The government today formally launched its promised energy security and green economy bill as part of the Queen's Speech.
The government today formally launched its promised energy security and green economy bill as part of the Queen's Speech, detailing plans for several new regulations and incentive schemes designed to accelerate the development of the low-carbon economy.
Speaking at the ceremonial opening of the new parliament, the Queen confirmed that her government would introduce legislation "to improve energy efficiency in homes and businesses, to promote low carbon energy production and to secure energy supplies".
The new bill will codify many of the environmental proposals that featured in the recently released coalition agreement.
High-profile plans for a "green deal" scheme that will provide households with low-interest loans to pay for energy efficiency and low-carbon improvements are likely to dominate the headlines. The loan will be attached to the property rather than the individual, ensuring that it will be paid back over a long period that will allow the energy bill savings to easily outstrip the monthly repayments.
However, the bill is also expected to set out rules governing proposed power station emissions standards, which are intended to effectively ban the construction of new coal-fired power stations that do not feature some form of carbon capture technology, and lay the legislative foundations for the planned low-carbon infrastructure bank.
In addition, the Queen's Speech confirmed the coalition government's intention to move ahead with plans for a new high-speed rail link and reiterated its commitment to working with other countries to tackle climate change, particularly at the UN summit in Mexico later this year.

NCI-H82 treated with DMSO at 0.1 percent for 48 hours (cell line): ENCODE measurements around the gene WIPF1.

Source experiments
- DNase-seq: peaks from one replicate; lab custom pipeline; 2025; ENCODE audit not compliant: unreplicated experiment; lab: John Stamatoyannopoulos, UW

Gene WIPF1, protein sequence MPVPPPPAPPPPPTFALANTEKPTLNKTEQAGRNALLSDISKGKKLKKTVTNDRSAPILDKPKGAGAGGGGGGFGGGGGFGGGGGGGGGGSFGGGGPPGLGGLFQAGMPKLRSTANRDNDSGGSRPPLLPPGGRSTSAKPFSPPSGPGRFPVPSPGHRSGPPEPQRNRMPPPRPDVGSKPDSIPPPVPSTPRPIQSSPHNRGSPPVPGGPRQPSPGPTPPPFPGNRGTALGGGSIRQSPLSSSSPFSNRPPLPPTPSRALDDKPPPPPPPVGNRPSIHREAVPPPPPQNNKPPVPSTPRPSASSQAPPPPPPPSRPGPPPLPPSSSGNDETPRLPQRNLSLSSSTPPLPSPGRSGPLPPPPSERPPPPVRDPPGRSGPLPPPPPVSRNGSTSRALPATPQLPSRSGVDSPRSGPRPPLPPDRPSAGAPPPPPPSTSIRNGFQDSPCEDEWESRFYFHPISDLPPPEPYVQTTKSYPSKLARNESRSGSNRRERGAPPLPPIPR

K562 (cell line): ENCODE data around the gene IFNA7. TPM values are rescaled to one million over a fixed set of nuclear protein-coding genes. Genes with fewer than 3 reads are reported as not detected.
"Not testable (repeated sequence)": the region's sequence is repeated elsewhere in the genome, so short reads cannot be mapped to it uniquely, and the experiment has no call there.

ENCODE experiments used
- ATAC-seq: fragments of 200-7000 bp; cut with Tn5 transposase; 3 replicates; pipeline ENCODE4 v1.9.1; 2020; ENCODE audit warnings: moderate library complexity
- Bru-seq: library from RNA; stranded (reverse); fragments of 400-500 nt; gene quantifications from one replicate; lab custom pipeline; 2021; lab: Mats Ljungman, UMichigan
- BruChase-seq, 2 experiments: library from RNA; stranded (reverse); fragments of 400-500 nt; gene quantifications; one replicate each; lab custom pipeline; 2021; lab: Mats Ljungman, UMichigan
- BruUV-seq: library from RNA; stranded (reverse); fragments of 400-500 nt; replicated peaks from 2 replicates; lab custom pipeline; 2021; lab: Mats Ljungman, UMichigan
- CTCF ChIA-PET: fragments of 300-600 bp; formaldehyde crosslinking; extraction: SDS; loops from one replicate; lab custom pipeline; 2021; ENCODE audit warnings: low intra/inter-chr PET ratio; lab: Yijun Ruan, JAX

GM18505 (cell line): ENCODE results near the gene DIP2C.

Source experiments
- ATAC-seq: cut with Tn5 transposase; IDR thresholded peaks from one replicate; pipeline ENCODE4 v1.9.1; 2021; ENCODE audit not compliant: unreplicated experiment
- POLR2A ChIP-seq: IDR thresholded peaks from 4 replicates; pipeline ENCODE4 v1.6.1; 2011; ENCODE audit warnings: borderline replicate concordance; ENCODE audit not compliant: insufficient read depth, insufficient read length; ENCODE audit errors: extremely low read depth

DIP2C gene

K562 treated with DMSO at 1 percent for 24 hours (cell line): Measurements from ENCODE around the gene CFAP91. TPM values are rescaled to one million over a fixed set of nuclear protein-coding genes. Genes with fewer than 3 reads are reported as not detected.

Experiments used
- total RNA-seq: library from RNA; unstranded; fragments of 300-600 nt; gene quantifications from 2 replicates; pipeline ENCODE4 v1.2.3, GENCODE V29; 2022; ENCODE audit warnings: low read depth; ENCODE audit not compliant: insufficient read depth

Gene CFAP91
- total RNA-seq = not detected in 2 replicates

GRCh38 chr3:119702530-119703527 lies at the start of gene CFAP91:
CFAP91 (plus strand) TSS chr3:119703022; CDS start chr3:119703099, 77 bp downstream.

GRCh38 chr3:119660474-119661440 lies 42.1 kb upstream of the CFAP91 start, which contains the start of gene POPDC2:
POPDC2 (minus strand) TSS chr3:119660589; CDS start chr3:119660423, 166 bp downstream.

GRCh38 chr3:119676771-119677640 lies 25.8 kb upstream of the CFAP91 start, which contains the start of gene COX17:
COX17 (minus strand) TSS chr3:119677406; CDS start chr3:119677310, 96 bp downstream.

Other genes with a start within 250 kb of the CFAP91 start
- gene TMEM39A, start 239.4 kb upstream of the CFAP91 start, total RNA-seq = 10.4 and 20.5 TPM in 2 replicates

However, the speech was largely overshadowed by the government's commitment to cut the deficit and featured a number of proposals that could pose a threat to green business support services, including plans for a Public Bodies Reform bill that would slash the number of Quangos as part of an effort to cut government spending by £1bn.
The proposed Decentralisation and Localism bill may also raise concerns among some renewable energy developers after the Queen confirmed that the government would aim to give local communities "control over legislation and planning decisions" - a move that could make it harder for large-scale renewable energy projects to gain planning permission.
Newly-appointed Energy and Climate Change Secretary Chris Huhne hailed the speech as further evidence that "energy security and taking real action to tackle climate change aren't add on extras for this new Government, but are vital to our national interest".
"The Energy Bill is designed to help consumers put a stop to wasting energy in their homes through a green deal while making sure our energy system is fit for the 21st century," he added.
However, speaking following the Queen's Speech Green MP and party leader Caroline Lucas said the government's agenda looked "pretty half-hearted" on environmental issues.Return to green news headlines
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